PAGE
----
Elizabeth Lang

I usually wake up early, so it was normal to do so today. As usual, picked up my phone and switched it on. I saw her face and smiled instinctively. Was wondering if the part 4 of her book was out then I saw the lines by my publisher and blinked. Wondering if maybe I was not fully awake, I went to the loo with the phone, my heartbeats increased as I read. My heart dropped and sadness engulfed me.
Vale Grace Chan
by Gerry Huntman

‘One of the profound things I find about our time on this planet is the amazing human capacity to withstand trauma and disease and hold on to their lives, and yet there are many others who pass away too early, often suddenly. There’s nothing mysterious about it, but it can help us refocus on how important it is to make the most of the time we have.
It is with immense sadness that I announce the passing of Grace Chan (Elizabeth Lang) today (27th February 2020) in Regina, Saskatchewan, from complications associated with her very long battle with cancer’.
How do you sing a song when the beat has left the market square and the masquerade does a silent dance? The square is silent and the owl too refuses to leave the tree. There is silence all around and a silent whistle in my spirit.
Elizabeth Lang, author, artist friend walks towards home to the ancients. Names run pictures in my sad mind. I remember our first chat when we talked about the cover picture of my first book with IFWG publishing. Gerry Huntman the publisher had informed me and permitted that I could discuss my ideas with her. I was not sure but soon enough I became a friend of someone I never met physically. A friendship was formed and we would chat whenever we had a chance about my book, her book and so many things that held our interest. I read and reviewed for my blog all her books, that is the Andromedan series. The human concept that underlined her sci-fi, her surprise about the success of the romance in the series as she had not expected such a reaction.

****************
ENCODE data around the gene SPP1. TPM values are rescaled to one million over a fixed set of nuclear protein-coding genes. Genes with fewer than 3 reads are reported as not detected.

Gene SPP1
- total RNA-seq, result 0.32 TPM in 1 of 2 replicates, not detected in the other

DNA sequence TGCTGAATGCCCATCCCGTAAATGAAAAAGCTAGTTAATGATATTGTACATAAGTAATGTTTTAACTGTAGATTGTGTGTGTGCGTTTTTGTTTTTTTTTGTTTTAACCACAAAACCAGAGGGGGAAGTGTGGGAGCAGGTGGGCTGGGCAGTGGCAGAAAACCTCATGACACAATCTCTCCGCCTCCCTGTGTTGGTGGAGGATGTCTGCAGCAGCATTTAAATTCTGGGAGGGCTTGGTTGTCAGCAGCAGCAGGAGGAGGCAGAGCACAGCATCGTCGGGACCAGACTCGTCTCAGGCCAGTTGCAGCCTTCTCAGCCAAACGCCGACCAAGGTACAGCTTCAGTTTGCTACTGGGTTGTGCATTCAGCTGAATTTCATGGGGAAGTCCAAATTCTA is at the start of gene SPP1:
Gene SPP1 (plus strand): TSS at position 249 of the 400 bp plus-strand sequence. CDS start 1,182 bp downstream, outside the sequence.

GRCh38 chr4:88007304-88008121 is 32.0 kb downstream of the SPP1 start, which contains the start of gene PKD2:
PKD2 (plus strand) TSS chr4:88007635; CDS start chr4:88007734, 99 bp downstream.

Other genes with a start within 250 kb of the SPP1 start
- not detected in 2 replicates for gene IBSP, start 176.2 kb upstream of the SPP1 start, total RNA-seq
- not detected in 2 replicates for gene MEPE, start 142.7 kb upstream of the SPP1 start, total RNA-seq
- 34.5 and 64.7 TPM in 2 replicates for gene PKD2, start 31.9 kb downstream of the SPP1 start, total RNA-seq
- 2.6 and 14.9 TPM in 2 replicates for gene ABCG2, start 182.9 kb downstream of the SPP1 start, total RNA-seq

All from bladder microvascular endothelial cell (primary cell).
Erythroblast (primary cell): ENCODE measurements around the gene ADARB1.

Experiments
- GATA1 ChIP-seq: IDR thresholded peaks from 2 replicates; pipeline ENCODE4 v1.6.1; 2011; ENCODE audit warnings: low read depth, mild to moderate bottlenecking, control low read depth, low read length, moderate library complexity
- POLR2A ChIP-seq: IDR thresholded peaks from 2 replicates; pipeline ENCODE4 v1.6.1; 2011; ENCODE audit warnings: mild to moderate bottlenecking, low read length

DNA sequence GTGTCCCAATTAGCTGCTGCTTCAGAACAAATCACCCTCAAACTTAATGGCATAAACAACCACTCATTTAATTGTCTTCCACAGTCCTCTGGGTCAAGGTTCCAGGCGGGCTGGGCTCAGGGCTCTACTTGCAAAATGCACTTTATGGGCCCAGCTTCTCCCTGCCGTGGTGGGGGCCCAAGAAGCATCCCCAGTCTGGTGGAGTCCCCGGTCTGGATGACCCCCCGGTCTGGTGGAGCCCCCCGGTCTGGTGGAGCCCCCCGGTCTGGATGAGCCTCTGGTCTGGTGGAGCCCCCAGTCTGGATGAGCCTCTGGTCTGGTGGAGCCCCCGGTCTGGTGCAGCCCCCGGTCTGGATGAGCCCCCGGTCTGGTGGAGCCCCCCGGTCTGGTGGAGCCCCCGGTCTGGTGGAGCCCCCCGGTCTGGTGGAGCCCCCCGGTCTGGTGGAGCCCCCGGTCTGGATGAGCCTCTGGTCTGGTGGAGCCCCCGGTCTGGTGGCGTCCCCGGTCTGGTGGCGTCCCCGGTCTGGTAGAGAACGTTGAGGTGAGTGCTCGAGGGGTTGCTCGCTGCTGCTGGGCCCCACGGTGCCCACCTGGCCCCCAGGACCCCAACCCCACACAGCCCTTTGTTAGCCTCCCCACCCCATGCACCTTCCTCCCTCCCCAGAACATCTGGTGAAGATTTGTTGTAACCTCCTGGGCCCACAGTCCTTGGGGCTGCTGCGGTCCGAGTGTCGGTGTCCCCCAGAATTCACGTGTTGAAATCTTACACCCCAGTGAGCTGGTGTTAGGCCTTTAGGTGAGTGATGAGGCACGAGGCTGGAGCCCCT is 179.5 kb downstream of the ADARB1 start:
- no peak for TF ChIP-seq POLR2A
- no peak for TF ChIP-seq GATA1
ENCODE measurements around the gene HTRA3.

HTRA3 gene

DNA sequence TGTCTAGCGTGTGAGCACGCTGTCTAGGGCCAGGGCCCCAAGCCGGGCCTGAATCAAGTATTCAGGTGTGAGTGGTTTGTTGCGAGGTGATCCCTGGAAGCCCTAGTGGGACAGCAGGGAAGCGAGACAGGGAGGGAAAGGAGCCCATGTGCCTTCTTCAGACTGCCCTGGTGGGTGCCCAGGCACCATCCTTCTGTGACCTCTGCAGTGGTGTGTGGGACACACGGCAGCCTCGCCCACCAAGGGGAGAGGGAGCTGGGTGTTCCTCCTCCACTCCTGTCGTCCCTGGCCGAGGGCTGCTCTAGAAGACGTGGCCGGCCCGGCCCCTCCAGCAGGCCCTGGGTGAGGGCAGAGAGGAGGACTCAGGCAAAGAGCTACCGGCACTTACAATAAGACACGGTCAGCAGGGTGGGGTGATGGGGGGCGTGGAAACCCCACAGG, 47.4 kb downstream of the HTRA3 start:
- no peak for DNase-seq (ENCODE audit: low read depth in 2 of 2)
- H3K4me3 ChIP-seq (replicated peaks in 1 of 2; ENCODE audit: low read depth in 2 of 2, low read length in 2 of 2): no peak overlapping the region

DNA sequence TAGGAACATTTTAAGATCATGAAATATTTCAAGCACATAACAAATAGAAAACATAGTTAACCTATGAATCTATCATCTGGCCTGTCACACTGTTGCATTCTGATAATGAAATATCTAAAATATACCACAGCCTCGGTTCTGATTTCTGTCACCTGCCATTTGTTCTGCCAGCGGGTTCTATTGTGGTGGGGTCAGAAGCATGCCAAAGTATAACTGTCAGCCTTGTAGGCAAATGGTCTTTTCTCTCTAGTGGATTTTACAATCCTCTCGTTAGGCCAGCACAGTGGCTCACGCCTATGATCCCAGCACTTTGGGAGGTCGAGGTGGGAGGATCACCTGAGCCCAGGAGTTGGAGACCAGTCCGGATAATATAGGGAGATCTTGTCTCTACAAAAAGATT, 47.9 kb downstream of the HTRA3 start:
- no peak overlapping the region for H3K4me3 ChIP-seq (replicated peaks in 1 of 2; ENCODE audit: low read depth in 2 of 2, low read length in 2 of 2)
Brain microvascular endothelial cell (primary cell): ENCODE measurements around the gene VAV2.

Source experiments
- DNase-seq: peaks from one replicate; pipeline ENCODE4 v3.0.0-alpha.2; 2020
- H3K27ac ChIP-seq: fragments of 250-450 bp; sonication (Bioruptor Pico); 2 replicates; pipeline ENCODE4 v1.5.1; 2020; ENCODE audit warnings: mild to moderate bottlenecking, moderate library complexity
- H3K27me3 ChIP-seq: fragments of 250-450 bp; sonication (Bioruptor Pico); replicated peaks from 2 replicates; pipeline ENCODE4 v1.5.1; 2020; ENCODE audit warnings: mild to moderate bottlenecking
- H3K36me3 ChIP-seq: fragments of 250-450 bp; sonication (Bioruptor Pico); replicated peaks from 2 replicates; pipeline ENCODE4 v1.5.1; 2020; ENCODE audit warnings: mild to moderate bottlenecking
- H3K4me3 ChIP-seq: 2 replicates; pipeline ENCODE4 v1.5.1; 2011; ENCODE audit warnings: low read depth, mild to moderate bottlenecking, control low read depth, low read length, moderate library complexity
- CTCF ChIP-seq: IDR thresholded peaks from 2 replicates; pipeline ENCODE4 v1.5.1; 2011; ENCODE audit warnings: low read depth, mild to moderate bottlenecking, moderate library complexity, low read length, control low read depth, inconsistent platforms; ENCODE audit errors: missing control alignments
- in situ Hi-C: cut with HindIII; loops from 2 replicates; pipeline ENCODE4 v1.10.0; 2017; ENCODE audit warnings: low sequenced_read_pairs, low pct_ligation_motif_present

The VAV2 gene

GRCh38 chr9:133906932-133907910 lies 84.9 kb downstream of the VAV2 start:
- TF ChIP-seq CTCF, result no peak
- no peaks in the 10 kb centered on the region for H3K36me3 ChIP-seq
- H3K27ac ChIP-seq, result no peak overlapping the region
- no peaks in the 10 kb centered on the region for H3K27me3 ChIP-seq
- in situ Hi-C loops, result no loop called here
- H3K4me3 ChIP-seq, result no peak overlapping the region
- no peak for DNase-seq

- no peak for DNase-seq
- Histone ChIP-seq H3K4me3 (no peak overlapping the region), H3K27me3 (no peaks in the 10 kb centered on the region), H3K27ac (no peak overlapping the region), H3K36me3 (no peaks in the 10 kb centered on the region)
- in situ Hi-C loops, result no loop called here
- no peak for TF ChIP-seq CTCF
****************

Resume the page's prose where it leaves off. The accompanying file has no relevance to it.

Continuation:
Love conquers pain, the pain of cancer. In my corner of the, we say, Death always needs a reason to take you away. It was time for her to take the next journey and as far as Creationis truly concerned, we should not say death is premature. Whatsoever we sow, we reap, and this is not meant as sanctimonious religious nonsense, but an acceptance that Creation is not arbitrary. I miss the Andromeda series already. I can guess at the conclusion that was supposed to come in part four.
I see the compassion, love and empathy of Elizabeth in the covers she did for my books and my gratitude I hope will be one of the light silks on her path in her journeys as a human spirit.
I could say a thousand things, sing a song at the square and tell the owl to flap more silently.